Current statistics listing the number of construction workers at Hinkley Point show that about half of the workforce are already permanent residents in Somerset. EDF claim that, of the 282 construction workers on site in 2012, 144 (51%) were permanent Somerset residents, and 43 (15%) were permanent residents from outside of Somerset, but within their assumed daily commute zone, which stretches from Devon in the West to Bristol in the east, and includes parts of Dorset and South Wales. 95 of the construction workers, or 34% of the workforce, were permanent residents outside of the assumed daily commute zone.

However, given that expansion will bring in many more construction workers, it is likely that a large workforce will need to be brought in from other areas. To this end, EDF Energy has pledged to build accommodation for 2,000 people, with one block being based on-site, and the other being based in Bridgwater. However, this would still leave around 3,000 workers relying on the local housing market in the surrounding area and Bridgwater.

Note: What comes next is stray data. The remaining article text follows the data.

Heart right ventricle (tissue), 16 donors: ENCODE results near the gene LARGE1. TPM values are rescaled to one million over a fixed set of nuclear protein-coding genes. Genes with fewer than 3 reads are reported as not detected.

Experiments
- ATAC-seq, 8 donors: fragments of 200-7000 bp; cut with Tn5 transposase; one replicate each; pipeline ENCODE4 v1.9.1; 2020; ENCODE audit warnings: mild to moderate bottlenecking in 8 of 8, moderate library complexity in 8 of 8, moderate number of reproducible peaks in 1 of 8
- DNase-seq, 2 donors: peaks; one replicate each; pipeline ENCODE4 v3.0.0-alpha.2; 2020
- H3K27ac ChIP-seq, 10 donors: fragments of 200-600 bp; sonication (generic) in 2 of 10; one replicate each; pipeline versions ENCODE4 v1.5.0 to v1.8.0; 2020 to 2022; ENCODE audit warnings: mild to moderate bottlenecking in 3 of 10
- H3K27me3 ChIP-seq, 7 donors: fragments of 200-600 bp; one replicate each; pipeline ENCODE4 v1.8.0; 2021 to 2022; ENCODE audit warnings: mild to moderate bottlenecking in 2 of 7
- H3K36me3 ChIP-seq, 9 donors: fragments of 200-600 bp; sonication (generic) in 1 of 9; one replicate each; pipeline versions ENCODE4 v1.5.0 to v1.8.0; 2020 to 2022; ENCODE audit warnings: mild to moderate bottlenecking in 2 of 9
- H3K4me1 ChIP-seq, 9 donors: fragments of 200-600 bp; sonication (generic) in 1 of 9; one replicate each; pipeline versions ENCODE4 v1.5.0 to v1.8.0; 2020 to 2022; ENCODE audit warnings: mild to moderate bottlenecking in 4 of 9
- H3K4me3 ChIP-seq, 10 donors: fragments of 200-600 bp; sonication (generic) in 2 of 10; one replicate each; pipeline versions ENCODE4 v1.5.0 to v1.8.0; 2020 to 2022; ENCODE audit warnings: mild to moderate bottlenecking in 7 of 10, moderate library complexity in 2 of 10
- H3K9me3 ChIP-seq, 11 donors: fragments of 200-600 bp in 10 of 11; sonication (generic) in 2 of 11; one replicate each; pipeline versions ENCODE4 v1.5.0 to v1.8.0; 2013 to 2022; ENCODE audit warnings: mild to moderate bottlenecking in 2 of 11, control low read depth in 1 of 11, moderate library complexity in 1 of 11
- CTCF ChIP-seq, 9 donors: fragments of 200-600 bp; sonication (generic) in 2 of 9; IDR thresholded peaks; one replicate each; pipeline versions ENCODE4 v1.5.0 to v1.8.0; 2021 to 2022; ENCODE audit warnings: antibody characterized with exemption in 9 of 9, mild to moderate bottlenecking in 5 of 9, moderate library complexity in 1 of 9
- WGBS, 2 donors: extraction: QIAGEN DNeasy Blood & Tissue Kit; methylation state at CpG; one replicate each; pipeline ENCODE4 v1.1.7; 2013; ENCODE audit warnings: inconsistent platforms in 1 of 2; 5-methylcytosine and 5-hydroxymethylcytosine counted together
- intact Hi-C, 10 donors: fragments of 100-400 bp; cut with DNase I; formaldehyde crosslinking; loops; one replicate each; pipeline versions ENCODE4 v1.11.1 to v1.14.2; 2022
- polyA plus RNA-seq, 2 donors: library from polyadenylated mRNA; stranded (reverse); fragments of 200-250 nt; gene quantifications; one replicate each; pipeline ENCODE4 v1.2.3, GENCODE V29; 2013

Matt Nicklin helps run Accommodation Hinkley, a site that helps connect people coming to work at Hinkley Point with accommodation, be it spare rooms, apartments or spare holiday homes.

Accommodation Hinkley has humble beginnings. Matt said: “Me and a friend made a website to advertise places to stay at my pub – and we decided to expand it so that people can advertise their own places on it. We found that it actually works – people are using it to find accommodation.”

Matt has high hopes for the development at Hinkley Point C. He said: “Rents haven’t been as high recently, but I hope that the number of people coming, the demand will help me to put prices back up, to help my business.”

“Things slowed down and rents dropped when C station was mothballed a few years back, and there’s still speculation that it could happen again, but hopefully things will hold up this time. We aim a lot of our accommodation at security – they’re the first people to arrive, and the last to leave, so we didn’t suffer too badly.”